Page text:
Use this URL to cite or link to this record in EThOS: http://ethos.bl.uk/OrderDetails.do?uin=uk.bl.ethos.677888
Title: The role of childhood adversity in reproduction trajectory and interest in infants
Author: Clutterbuck, Stephanie
ISNI:       0000 0004 5369 5897
Awarding Body: Newcastle University
Current Institution: University of Newcastle upon Tyne
Date of Award: 2015
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Abstract:
Life history theory posits that an organism accelerates reproductive timing in response to cues of a harsh external environment. Indeed early reproductive timing in human females, including early menarche, is associated with living in dangerous and deprived neighbourhoods, being poor, experiencing familial stress and parental absence. There is some evidence that adversity acts on reproductive timing through an increased interest in infants. Interest in infants is thought to be an adaptation for acquiring caretaking skills to ensure offspring survival. Compared to males, females display greater interest in infants, which peaks prior to reproductive viability and declines with age. My research investigated the relationship between childhood adversity, intended reproductive timing, menarche and interest in infants in females. I explored methods for measuring interest in infants using four tools: 1) a forced choice paper and pencil preference task (PT), 2) self-reported fondness for babies questionnaire item, 3) a computer based delayed recognition task (CPTT) and 4) a computer based attention task using eye tracking (ETT). All of the tools, except the ETT indicated increased interest in infant stimuli compared to adult or neutral stimuli. However, there were weak correlations between measures suggesting the construct of interest in infants is not easily defined. In a large school study I measured interest in infants using the PT, the CPTT and the self-reported questionnaire item along with childhood adversity and reproductive trajectories in a sample of adolescent girls. I found that girls who experienced greater adversity stated a younger ideal age at parenthood and experienced earlier menarche. However, contrary to my predictions, girls who experienced less adversity showed greater interest in infants on the preference task. Investing in offspring requires adequate resources and adversity indicates resource scarcity. Thus instead of a mechanism between childhood adversity and reproductive trajectory, it is possible interest in infants might be an indicator of future parental investment. These findings support theories that there is a sensitive period in childhood when children form parental investment strategies.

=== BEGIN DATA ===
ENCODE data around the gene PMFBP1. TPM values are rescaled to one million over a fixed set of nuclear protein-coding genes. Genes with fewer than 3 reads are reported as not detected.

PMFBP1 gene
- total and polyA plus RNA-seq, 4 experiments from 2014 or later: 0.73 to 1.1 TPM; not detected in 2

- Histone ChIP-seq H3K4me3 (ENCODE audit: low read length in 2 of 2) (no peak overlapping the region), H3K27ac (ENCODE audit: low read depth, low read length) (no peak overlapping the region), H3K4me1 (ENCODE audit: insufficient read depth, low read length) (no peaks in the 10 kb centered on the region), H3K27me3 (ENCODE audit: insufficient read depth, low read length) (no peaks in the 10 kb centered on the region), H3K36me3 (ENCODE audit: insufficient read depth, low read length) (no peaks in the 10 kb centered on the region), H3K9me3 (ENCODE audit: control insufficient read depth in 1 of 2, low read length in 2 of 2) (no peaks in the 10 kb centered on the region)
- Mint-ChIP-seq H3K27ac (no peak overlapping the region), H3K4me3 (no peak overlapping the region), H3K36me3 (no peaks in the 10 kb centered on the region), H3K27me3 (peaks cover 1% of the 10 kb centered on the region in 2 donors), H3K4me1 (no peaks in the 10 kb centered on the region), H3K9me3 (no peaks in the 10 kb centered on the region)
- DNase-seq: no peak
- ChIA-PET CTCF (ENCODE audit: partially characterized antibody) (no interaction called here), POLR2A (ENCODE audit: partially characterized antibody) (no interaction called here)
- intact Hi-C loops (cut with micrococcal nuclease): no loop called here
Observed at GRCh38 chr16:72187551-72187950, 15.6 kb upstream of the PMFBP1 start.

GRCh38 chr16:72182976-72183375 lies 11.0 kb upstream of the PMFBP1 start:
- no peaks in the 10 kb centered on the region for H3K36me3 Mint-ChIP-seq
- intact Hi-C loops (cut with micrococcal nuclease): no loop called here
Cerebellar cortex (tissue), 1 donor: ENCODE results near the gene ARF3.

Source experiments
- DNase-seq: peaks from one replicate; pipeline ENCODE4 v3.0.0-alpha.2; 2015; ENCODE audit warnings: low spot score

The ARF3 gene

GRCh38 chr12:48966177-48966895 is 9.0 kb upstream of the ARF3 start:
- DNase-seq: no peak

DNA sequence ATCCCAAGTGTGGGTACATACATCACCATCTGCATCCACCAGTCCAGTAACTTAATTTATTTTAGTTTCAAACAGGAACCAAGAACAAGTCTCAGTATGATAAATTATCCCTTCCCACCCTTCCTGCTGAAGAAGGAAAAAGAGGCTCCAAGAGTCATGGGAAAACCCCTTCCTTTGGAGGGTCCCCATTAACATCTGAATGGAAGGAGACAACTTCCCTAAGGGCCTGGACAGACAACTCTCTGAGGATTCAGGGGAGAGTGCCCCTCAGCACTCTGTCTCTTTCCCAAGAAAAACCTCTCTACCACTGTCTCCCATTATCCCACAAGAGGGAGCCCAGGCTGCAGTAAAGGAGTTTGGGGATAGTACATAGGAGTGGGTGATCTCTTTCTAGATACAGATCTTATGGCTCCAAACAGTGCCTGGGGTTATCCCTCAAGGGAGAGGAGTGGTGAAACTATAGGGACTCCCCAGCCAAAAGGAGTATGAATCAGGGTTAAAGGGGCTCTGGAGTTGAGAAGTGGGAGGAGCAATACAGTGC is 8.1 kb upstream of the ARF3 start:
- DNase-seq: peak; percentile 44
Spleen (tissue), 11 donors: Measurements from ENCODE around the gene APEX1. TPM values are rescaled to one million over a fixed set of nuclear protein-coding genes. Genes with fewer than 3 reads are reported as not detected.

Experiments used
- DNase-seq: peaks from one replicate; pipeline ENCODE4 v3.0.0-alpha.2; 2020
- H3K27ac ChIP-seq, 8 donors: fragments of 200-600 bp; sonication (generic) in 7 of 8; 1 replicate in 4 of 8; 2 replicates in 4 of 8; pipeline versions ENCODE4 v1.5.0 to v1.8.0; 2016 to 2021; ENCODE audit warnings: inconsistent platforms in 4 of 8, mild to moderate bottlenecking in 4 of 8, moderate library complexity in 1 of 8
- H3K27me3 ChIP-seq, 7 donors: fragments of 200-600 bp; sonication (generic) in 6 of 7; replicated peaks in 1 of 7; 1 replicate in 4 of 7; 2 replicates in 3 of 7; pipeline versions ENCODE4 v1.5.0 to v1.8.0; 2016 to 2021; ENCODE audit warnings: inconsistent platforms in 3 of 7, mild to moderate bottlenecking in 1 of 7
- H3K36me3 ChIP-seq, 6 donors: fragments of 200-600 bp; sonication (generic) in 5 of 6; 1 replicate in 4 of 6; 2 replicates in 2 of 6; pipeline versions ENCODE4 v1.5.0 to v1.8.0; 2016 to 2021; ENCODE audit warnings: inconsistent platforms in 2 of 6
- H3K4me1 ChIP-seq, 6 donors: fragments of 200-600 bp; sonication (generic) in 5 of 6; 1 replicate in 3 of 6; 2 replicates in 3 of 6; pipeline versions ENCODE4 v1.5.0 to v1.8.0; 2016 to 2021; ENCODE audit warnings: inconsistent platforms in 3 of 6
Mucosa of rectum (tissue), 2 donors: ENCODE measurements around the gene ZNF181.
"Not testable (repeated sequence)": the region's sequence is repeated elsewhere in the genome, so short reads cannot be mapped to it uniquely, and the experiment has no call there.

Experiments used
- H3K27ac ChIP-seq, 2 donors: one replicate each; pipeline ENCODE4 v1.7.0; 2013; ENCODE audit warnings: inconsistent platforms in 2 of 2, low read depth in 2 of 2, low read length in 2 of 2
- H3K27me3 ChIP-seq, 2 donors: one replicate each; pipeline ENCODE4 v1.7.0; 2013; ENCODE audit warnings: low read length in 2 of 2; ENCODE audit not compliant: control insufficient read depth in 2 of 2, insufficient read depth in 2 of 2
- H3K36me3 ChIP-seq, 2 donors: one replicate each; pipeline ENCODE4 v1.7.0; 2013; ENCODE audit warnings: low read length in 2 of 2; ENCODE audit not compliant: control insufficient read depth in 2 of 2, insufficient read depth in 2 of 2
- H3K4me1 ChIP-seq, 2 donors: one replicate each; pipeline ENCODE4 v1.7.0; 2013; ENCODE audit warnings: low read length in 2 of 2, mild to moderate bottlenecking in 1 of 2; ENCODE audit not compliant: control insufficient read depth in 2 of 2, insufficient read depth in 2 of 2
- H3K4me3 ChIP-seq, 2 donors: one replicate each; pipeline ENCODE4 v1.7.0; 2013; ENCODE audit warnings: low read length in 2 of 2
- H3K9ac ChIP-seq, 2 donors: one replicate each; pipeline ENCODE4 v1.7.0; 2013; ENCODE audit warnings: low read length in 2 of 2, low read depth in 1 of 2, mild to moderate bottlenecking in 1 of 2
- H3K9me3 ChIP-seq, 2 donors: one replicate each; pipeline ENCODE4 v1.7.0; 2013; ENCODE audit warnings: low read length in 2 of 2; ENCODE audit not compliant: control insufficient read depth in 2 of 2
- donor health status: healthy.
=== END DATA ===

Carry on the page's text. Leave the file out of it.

Supervisor: Not available Sponsor: North Tyneside Council ; Birth Control Trust, Galton Institute
Qualification Name: Thesis (Ph.D.) Qualification Level: Doctoral
EThOS ID: uk.bl.ethos.677888  DOI: Not available
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